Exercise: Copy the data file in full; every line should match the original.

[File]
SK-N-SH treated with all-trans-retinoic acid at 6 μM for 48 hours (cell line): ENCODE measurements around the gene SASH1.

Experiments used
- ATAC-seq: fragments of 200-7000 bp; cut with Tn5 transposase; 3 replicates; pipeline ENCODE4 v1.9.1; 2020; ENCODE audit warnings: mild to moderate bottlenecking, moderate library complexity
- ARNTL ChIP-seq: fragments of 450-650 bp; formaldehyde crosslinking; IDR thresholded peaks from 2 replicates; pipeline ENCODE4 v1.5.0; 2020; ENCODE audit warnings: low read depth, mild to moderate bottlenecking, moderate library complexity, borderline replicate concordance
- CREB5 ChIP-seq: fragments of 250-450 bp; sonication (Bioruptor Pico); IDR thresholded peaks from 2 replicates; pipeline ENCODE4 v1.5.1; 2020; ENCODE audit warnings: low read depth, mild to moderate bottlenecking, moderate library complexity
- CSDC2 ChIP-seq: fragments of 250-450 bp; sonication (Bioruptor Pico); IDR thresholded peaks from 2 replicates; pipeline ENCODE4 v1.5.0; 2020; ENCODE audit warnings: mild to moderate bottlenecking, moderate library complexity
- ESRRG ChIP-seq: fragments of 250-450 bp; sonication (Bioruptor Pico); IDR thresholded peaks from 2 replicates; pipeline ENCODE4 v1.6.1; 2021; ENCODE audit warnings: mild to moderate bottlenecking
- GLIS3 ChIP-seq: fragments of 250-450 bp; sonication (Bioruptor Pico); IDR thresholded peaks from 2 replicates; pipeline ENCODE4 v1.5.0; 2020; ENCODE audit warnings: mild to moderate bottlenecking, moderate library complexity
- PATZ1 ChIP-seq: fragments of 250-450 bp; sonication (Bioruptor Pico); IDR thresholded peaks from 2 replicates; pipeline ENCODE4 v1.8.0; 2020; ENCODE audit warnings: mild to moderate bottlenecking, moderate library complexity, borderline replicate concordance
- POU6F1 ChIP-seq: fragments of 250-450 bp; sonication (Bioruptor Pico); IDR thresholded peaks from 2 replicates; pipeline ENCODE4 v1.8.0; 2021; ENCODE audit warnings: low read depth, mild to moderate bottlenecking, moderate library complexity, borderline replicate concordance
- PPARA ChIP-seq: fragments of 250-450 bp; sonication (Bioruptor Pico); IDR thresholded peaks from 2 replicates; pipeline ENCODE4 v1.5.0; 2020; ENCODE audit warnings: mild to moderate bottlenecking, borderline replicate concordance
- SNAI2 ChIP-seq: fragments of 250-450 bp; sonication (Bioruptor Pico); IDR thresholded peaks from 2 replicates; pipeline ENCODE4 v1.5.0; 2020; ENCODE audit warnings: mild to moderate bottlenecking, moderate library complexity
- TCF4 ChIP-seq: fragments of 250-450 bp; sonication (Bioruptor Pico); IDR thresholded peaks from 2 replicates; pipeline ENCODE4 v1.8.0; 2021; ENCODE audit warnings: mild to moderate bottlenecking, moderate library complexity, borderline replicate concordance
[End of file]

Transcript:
SK-N-SH treated with all-trans-retinoic acid at 6 μM for 48 hours (cell line): ENCODE measurements around the gene SASH1.

Experiments used
- ATAC-seq: fragments of 200-7000 bp; cut with Tn5 transposase; 3 replicates; pipeline ENCODE4 v1.9.1; 2020; ENCODE audit warnings: mild to moderate bottlenecking, moderate library complexity
- ARNTL ChIP-seq: fragments of 450-650 bp; formaldehyde crosslinking; IDR thresholded peaks from 2 replicates; pipeline ENCODE4 v1.5.0; 2020; ENCODE audit warnings: low read depth, mild to moderate bottlenecking, moderate library complexity, borderline replicate concordance
- CREB5 ChIP-seq: fragments of 250-450 bp; sonication (Bioruptor Pico); IDR thresholded peaks from 2 replicates; pipeline ENCODE4 v1.5.1; 2020; ENCODE audit warnings: low read depth, mild to moderate bottlenecking, moderate library complexity
- CSDC2 ChIP-seq: fragments of 250-450 bp; sonication (Bioruptor Pico); IDR thresholded peaks from 2 replicates; pipeline ENCODE4 v1.5.0; 2020; ENCODE audit warnings: mild to moderate bottlenecking, moderate library complexity
- ESRRG ChIP-seq: fragments of 250-450 bp; sonication (Bioruptor Pico); IDR thresholded peaks from 2 replicates; pipeline ENCODE4 v1.6.1; 2021; ENCODE audit warnings: mild to moderate bottlenecking
- GLIS3 ChIP-seq: fragments of 250-450 bp; sonication (Bioruptor Pico); IDR thresholded peaks from 2 replicates; pipeline ENCODE4 v1.5.0; 2020; ENCODE audit warnings: mild to moderate bottlenecking, moderate library complexity
- PATZ1 ChIP-seq: fragments of 250-450 bp; sonication (Bioruptor Pico); IDR thresholded peaks from 2 replicates; pipeline ENCODE4 v1.8.0; 2020; ENCODE audit warnings: mild to moderate bottlenecking, moderate library complexity, borderline replicate concordance
- POU6F1 ChIP-seq: fragments of 250-450 bp; sonication (Bioruptor Pico); IDR thresholded peaks from 2 replicates; pipeline ENCODE4 v1.8.0; 2021; ENCODE audit warnings: low read depth, mild to moderate bottlenecking, moderate library complexity, borderline replicate concordance
- PPARA ChIP-seq: fragments of 250-450 bp; sonication (Bioruptor Pico); IDR thresholded peaks from 2 replicates; pipeline ENCODE4 v1.5.0; 2020; ENCODE audit warnings: mild to moderate bottlenecking, borderline replicate concordance
- SNAI2 ChIP-seq: fragments of 250-450 bp; sonication (Bioruptor Pico); IDR thresholded peaks from 2 replicates; pipeline ENCODE4 v1.5.0; 2020; ENCODE audit warnings: mild to moderate bottlenecking, moderate library complexity
- TCF4 ChIP-seq: fragments of 250-450 bp; sonication (Bioruptor Pico); IDR thresholded peaks from 2 replicates; pipeline ENCODE4 v1.8.0; 2021; ENCODE audit warnings: mild to moderate bottlenecking, moderate library complexity, borderline replicate concordance